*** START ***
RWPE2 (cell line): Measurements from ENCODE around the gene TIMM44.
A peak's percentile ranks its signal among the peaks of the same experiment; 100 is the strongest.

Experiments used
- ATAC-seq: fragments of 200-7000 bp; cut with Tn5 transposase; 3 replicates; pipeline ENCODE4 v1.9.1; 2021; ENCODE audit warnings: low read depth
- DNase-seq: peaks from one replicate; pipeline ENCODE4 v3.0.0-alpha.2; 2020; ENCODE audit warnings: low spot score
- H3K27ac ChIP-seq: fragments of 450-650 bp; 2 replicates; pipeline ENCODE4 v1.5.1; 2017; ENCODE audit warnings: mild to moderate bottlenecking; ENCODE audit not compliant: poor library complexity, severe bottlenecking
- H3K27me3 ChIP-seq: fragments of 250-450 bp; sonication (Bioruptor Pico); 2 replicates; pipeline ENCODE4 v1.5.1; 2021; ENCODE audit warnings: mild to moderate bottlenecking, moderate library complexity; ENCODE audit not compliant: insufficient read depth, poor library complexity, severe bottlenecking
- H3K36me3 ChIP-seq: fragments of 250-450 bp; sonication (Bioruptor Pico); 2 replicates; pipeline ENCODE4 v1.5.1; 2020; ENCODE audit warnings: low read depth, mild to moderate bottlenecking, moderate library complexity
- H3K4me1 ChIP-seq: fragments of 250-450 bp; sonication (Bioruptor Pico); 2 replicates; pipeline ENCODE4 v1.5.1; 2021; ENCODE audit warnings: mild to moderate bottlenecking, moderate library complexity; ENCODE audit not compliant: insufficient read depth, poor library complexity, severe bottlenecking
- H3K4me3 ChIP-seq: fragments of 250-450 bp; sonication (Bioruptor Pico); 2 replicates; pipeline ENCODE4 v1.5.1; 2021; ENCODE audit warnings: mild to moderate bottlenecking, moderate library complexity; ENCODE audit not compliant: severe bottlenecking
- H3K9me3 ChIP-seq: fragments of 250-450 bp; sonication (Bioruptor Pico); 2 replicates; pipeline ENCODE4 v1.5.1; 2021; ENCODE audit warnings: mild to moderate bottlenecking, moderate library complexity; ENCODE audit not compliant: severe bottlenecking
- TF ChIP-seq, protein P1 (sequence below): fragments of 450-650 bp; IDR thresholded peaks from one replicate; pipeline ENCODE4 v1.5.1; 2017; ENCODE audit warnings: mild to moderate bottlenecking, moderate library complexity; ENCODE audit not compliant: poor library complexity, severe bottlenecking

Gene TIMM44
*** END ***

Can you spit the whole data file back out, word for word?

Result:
RWPE2 (cell line): Measurements from ENCODE around the gene TIMM44.
A peak's percentile ranks its signal among the peaks of the same experiment; 100 is the strongest.

Experiments used
- ATAC-seq: fragments of 200-7000 bp; cut with Tn5 transposase; 3 replicates; pipeline ENCODE4 v1.9.1; 2021; ENCODE audit warnings: low read depth
- DNase-seq: peaks from one replicate; pipeline ENCODE4 v3.0.0-alpha.2; 2020; ENCODE audit warnings: low spot score
- H3K27ac ChIP-seq: fragments of 450-650 bp; 2 replicates; pipeline ENCODE4 v1.5.1; 2017; ENCODE audit warnings: mild to moderate bottlenecking; ENCODE audit not compliant: poor library complexity, severe bottlenecking
- H3K27me3 ChIP-seq: fragments of 250-450 bp; sonication (Bioruptor Pico); 2 replicates; pipeline ENCODE4 v1.5.1; 2021; ENCODE audit warnings: mild to moderate bottlenecking, moderate library complexity; ENCODE audit not compliant: insufficient read depth, poor library complexity, severe bottlenecking
- H3K36me3 ChIP-seq: fragments of 250-450 bp; sonication (Bioruptor Pico); 2 replicates; pipeline ENCODE4 v1.5.1; 2020; ENCODE audit warnings: low read depth, mild to moderate bottlenecking, moderate library complexity
- H3K4me1 ChIP-seq: fragments of 250-450 bp; sonication (Bioruptor Pico); 2 replicates; pipeline ENCODE4 v1.5.1; 2021; ENCODE audit warnings: mild to moderate bottlenecking, moderate library complexity; ENCODE audit not compliant: insufficient read depth, poor library complexity, severe bottlenecking
- H3K4me3 ChIP-seq: fragments of 250-450 bp; sonication (Bioruptor Pico); 2 replicates; pipeline ENCODE4 v1.5.1; 2021; ENCODE audit warnings: mild to moderate bottlenecking, moderate library complexity; ENCODE audit not compliant: severe bottlenecking
- H3K9me3 ChIP-seq: fragments of 250-450 bp; sonication (Bioruptor Pico); 2 replicates; pipeline ENCODE4 v1.5.1; 2021; ENCODE audit warnings: mild to moderate bottlenecking, moderate library complexity; ENCODE audit not compliant: severe bottlenecking
- TF ChIP-seq, protein P1 (sequence below): fragments of 450-650 bp; IDR thresholded peaks from one replicate; pipeline ENCODE4 v1.5.1; 2017; ENCODE audit warnings: mild to moderate bottlenecking, moderate library complexity; ENCODE audit not compliant: poor library complexity, severe bottlenecking

Gene TIMM44